We left Brandon a little after ten-thirty after a filling breakfast. We were outside of the city - Manitoba's second largest - within no time, and by eleven we were seeing vast, wide-open expanses of sheer nothingness where we could see forever.
Nearly noon, we found ourselves in Saskatchewan (province #2) at their welcome center, where we met two upbeat ladies who showed us interesting pamphlets for and lively descriptions of Saskatchewan attractions. While we did not end up getting to many of the things they showed us, we learned about the province. Their flag is highly interesting and their tourism ad campaign centers around the phrase "hard to spell, easy to draw."
I inquired as to the origin of the name of Diefenbaker Lake, mentioning that it sounded German, and was told that it was named after a former Prime Minister way back when, to which I said "I guess that was back when they had names like Diefenbaker."
Saskatchewan, in addition to its profound rectangularity, has the world's largest Kimberlite fields and is a major source of the world's potash and uranium. It does not follow daylight saving time and thus we moved an hour backwards a province earlier than we had anticipated, which was as welcome as it was unexpected.
A little before 11:30 we pulled into the first bank we saw in Moosomin (pronounced MOOSE-mon), Saskatchewan's first major city after the border crossing, to exchange a hundred dollars into Canadian currency. (Canada, we figured, was too large to get across by credit card alone.) As our luck would have it the exchange rate is at an unprecedented 1-to-1 ratio after days of fluctuation. Hopefully it tilts back in our favor if we have any cash left before we get back to the States.
I forgot just how interesting Canadian currency is, or perhaps I never studied it while in Toronto. One of the bills I got a good look at was purple and had a scene of boys playing hockey on the back. Next to this is an interesting quote which I can't remember at the moment. (All of the bills I looked at were very pretty and interesting to look at. [Sure beats a creepy one-eyed floating pyramid, I know that much. No wonder conspiracy theorists think something's up; no currency could possibly be as dull as ours without some deeper meaning.])
Back on the road, we spotted white smoke in the distance and figured it was a forest fire. About a half-hour later we caught up to where the smoke was and it smelled exquisite, almost like a gigantic hickory-smoke barbecue was going on somewhere up north. This was the deciding factor in not going north to the valley area we'd heard about from the welcome center.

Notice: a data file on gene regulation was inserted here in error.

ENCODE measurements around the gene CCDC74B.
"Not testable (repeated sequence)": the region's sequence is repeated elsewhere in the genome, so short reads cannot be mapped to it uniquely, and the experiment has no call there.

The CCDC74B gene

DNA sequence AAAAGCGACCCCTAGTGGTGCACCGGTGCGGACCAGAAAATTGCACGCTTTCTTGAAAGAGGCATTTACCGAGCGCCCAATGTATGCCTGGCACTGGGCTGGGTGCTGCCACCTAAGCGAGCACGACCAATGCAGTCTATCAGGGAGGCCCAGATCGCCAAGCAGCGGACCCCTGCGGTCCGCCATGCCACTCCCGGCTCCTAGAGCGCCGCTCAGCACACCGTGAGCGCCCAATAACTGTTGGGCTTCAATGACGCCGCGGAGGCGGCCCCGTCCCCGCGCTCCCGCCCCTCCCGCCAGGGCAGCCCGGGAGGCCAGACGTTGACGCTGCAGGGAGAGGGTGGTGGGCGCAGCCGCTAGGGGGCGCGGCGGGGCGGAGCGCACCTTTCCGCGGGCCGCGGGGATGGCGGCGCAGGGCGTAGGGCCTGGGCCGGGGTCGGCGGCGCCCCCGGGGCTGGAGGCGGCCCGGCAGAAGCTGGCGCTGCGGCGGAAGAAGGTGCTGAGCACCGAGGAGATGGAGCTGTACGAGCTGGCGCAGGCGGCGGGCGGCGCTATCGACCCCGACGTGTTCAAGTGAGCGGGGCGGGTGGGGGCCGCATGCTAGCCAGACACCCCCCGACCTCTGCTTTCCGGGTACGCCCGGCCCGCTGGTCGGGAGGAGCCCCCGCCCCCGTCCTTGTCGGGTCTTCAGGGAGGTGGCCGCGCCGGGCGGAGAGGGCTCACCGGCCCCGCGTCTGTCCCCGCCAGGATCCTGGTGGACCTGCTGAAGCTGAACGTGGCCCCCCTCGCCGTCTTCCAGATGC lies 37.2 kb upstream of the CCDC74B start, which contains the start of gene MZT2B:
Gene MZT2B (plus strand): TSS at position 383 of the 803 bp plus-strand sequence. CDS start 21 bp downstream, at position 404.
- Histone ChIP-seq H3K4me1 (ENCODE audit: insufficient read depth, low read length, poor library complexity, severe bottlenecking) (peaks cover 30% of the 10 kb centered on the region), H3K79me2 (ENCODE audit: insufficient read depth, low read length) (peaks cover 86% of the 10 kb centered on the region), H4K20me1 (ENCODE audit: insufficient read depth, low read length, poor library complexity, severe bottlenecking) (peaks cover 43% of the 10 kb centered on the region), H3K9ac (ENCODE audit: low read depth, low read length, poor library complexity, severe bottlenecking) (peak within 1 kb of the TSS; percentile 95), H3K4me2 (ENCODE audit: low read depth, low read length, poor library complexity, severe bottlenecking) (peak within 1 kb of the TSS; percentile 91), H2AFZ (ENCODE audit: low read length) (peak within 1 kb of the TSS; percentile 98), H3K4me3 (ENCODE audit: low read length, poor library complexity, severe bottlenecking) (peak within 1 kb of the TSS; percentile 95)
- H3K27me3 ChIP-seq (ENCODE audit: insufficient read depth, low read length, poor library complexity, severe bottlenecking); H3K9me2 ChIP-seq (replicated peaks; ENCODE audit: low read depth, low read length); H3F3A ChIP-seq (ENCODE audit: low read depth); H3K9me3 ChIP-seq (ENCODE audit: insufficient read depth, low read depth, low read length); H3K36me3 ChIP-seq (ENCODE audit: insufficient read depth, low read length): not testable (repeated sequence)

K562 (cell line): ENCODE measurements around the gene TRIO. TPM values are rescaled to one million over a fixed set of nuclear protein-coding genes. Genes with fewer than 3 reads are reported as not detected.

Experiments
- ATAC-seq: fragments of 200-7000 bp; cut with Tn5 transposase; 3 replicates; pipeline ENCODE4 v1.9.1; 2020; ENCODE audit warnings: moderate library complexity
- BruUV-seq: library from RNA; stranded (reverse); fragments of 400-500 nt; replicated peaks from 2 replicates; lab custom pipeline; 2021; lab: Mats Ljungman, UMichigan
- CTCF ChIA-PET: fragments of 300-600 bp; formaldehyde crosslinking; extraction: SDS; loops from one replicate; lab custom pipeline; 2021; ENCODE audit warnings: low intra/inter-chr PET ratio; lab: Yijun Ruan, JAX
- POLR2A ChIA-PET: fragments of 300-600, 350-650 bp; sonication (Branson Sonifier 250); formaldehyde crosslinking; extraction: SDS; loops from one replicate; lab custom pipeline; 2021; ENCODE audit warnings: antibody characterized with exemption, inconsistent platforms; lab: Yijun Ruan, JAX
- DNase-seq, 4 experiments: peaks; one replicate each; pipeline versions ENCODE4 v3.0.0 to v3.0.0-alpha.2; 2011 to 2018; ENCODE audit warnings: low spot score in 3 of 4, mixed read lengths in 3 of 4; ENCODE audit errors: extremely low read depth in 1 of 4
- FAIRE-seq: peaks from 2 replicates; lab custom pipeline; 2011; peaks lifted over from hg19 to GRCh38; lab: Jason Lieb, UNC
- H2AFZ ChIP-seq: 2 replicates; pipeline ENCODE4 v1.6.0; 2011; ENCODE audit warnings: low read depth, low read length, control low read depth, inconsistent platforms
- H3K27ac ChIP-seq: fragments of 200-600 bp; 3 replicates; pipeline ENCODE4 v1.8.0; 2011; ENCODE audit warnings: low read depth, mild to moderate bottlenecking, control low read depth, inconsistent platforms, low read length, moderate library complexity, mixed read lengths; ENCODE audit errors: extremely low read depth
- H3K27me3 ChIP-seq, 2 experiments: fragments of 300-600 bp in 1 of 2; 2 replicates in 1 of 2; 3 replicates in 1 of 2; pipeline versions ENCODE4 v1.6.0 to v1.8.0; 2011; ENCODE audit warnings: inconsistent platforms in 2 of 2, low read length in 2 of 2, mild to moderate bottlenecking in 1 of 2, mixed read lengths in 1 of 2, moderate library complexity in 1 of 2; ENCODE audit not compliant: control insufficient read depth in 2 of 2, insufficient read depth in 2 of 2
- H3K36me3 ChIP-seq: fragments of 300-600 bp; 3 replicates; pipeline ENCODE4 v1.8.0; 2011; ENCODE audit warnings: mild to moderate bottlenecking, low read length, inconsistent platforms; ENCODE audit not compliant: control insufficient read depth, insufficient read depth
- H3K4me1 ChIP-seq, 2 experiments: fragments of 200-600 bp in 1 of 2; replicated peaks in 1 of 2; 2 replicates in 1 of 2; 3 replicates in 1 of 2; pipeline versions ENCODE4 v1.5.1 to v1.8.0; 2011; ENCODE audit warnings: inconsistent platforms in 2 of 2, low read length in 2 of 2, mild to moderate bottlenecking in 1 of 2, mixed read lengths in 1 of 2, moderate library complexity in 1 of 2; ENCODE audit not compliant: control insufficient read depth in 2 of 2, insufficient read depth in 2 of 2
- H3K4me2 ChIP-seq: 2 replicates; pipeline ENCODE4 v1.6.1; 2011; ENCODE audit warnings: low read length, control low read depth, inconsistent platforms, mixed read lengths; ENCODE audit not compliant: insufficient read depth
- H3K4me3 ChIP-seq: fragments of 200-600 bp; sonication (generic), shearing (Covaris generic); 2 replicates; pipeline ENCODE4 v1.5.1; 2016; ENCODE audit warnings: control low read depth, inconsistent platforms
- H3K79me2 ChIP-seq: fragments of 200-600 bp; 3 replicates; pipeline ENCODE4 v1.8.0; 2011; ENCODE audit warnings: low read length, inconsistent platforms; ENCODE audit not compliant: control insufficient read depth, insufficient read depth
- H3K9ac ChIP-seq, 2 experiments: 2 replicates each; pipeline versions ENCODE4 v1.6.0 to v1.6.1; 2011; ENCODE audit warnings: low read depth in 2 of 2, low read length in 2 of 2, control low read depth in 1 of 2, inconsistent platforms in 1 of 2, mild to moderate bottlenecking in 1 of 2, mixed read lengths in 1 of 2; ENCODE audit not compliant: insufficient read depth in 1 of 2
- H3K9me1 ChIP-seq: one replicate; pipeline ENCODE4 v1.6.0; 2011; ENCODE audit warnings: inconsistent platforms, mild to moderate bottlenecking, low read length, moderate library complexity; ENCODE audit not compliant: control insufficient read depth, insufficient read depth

The scenery is beautiful, to be sure, but there comes a point where it gets dull and one begins to notice smaller and smaller details to alleviate the boredom. Between Whitewood and Broadview we began a barely noticeable climb that lasted for most of the province east of Regina. We would never go downhill; we would only plateau for a while before we went uphill again.
(Side note: the Trans-Canada highway is Canada's major and only coast-to-coast highway. It is their equivalent of the US Interstate system. One would think that, being the fastest route from the ports of British Columbia to the major population centers of Ontario, Quebec, and the Maritimes, there would be traffic, but it is deserted to the point where we wondered why there were two lanes in both directions.)
Signs for cities were three-dimensional and interesting, such as a gigantic G with something inside it (I didn't get a good look) for the town of Grenfell. We passed a number of these tiny towns before we found ourselves, suddenly, in Regina.
We got gas in Regina and attempted to find some distinctly Canadian place to get some late lunch, but most places were slammed even though it was nearly 2:00. We ate Nutter Butters in an attempt to tide us over to Moose Jaw, which is the only major city between Regina and Swift Current.
By 2:30 we had made it to Moose Jaw and a gigantic moose statue at the welcome center. We entertained the ladies at the welcome center and they gave us plenty of information about Moose Jaw.